Back from vacation, part of which was spent in Baltimore, where I was an early scratch as a Pimlico patron on Friday and a late scratch as a Preakness bettor on Saturday.
On Friday, a steel fencepost drew a white line down the side of my black Civic while I was trying to squeeze my way out of somebody’s backyard through a hole reminiscent of what Ginger Punch faced in the 2008 Go for Wand.
On Saturday, I scratched myself by tossing a stack of dead tickets in the trash a half-hour before post time for the big race. Oh, yeah, somewhere in that stack was $67 worth of early Preakness wagers, including what turned out to be $47 in winnings.
Pro tip: Don’t do that.
Unburdened of financial involvement, I rooted for California Chrome from the apron at the eighth pole, as did most of the crowd of 120,000. Now we’ve got a Triple Crown on the line, one of the most delicious prospects in sports, especially these days, when it’s been over three decades since the last successful one.
Then . . . Nasalpocalypse.
There was much gnashing of teeth when trainer Art Sherman was alerted to the fact that the New York Racing Association doesn’t allow nasal strips on horses, which California Chrome had worn for his last six races, all wins.
This is just a dumb rule in the first place.
The nasal strip is designed to keep a horse’s nostrils open, allowing free flow of air, thus putting less pressure on the lungs and subsequently less pressure on the capillaries in the lungs. Those tiny blood vessels tend to burst to varying degrees during a state of exertion, which leads to pulmonary bleeding.
The strip is a piece of equipment to help a horse run to his potential. Is it performance-enhancing? Why, yes, it is, insofar as some horses may race better with them.
But “performance-enhancing” doesn’t have to be a dirty word, at least not when you’re talking about a piece of tape and not a drug that masks injury or acts as a stimulant.
Nobody thought much about this rule until I’ll Have Another, a nasal-strip user, was in line for the 2012 Triple Crown.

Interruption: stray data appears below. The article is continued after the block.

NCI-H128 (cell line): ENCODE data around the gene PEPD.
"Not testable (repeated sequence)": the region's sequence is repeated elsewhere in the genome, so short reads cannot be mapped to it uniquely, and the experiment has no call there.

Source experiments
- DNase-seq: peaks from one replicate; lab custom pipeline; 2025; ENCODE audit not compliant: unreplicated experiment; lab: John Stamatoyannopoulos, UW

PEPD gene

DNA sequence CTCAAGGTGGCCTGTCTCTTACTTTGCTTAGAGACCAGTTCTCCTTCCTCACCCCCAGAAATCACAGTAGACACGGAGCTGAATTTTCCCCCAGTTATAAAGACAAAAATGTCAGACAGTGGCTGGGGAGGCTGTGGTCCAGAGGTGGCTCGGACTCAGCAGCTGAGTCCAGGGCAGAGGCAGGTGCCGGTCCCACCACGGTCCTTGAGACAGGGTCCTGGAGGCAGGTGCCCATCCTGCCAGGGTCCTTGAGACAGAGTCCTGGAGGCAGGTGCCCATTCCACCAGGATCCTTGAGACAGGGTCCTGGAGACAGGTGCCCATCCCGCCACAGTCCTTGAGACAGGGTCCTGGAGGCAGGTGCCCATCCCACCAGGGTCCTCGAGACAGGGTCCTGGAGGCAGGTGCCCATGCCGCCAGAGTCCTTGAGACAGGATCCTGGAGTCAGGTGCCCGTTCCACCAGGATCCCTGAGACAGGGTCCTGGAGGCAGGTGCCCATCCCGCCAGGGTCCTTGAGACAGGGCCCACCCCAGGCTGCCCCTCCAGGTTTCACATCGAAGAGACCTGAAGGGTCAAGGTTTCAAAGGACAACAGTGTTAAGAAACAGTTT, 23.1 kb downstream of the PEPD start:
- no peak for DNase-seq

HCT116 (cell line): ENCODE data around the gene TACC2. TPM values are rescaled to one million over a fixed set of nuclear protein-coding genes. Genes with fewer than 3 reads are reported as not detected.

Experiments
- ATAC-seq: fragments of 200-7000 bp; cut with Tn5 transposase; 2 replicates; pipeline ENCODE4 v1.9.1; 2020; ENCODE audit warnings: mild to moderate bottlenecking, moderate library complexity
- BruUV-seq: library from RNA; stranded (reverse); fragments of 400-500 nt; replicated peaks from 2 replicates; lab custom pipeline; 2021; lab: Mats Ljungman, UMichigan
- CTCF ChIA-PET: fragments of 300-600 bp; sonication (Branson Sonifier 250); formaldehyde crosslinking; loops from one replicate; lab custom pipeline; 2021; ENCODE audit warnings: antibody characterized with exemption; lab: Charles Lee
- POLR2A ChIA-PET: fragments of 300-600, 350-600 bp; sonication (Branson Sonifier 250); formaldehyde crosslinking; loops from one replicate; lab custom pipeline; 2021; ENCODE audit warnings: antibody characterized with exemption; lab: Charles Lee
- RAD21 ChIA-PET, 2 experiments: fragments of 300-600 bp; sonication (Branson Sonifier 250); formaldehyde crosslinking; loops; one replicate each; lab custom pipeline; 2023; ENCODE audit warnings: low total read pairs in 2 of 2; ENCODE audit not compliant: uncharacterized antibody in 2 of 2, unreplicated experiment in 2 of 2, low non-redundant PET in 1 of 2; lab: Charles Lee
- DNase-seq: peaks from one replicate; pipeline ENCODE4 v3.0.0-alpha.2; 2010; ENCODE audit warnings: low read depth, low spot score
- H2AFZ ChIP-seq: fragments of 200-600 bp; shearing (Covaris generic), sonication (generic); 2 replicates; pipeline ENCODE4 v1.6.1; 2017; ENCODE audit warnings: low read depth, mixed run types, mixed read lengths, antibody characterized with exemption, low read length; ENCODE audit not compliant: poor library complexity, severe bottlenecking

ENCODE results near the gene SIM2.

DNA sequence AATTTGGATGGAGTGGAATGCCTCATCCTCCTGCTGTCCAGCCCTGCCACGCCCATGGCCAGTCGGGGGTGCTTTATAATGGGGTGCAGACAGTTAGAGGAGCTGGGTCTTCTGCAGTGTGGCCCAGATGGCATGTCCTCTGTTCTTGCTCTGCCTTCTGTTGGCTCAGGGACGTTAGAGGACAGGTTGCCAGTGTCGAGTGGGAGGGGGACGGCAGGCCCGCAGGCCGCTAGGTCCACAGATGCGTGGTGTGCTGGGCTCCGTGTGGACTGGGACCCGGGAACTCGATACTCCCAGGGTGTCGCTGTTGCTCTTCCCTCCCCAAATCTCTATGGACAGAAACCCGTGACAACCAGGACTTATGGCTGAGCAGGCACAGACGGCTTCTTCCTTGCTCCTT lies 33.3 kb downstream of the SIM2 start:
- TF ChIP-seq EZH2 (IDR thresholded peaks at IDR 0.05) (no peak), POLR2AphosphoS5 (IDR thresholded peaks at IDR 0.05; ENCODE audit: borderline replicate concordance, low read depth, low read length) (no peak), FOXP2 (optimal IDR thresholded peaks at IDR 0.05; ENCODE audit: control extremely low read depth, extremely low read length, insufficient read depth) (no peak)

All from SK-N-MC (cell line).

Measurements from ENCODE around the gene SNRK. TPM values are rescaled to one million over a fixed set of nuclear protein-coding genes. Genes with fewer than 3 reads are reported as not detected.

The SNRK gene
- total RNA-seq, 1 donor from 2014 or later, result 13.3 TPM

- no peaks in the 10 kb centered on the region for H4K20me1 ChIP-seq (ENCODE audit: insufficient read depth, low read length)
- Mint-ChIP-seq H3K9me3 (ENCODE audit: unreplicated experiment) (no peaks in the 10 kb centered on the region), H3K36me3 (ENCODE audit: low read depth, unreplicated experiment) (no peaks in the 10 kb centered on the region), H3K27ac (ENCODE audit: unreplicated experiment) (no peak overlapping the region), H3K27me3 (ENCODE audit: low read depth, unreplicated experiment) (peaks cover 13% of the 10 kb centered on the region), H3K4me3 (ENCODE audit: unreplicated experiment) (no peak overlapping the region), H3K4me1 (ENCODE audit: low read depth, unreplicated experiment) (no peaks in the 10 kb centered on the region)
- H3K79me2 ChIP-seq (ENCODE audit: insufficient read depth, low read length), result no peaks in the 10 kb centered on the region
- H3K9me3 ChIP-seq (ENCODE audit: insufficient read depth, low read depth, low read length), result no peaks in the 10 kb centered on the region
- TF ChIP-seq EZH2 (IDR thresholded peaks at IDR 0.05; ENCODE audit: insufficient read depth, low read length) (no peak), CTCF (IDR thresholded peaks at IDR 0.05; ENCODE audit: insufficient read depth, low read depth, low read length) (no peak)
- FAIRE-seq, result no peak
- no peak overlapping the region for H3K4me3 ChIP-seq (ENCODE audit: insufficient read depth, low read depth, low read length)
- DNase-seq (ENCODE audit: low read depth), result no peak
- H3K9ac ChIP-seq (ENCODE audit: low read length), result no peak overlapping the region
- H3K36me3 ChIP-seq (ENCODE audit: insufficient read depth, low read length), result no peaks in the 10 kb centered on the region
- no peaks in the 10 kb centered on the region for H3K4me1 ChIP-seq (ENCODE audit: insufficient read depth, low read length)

The New York Racing Association stewards told trainer Doug O’Neill he couldn’t use it in the Belmont Stakes, O’Neill said OK, and the issue became moot when I’ll Have Another was scratched the day before the race with an injury and retired, anyway.
The three stewards at NYRA tracks — one assigned by NYRA itself, one by the state Gaming Commission and one by The Jockey Club — conveniently had a newly appointed equine medical director to fall back on this time.
After Sherman raised doubt that California Chrome’s owners would run in the Belmont without the nasal strip, Dr. Scott Palmer told the stewards to reverse the ban entirely, and they complied. And thus ended the breathless headlines about a Triple Crown bid being spoiled before the Belmont was even run.
Like there was ever a chance in hell that NYRA and the Gaming Commission weren’t going to accommodate the California Chrome camp. NYRA already had been anticipating a windfall of attendance and handle since director of racing Martin Panza shifted the Met Mile and two other Grade I stakes to Belmont Weekend.
But there is no windfall like a Triple Crown windfall.
Don’t get me wrong, the nasal-strip ban was a lousy rule and needed to go, but NYRA comes across like hypocrites when they bend over backward to change it for California Chrome, but took a hard line against I’ll Have Another.
It doesn’t seem like a coincidence that the trainers and owners of this year’s Kentucky Derby and Preakness winner are — rightfully — beloved for their backstory, while O’Neill is widely regarded as something of a scoundrel for his history of drug investigations.
The unintended positive side effect of the Nasalpocalypse is that the Belmont in particular and racing in general are enjoying more mainstream media attention than they would have otherwise.
Silly issue or not, they were talking about it on “Around the Horn,” “Pardon the Interruption,” CNN and the “CBS Evening News,” as far as my unofficial tally goes.
Pretty sure people aren’t going to tune out the Belmont just because Michael Wilbon was screaming “Fraudulent!” on PTI, claiming that they massaged a rule just to produce a Triple Crown and keep the sport relevant.
A Chrome Crown isn’t going to cure horse racing’s ills and diminishing popularity, but that’s a subject for a later column.
And last I checked, the horse still has to win the thing, right?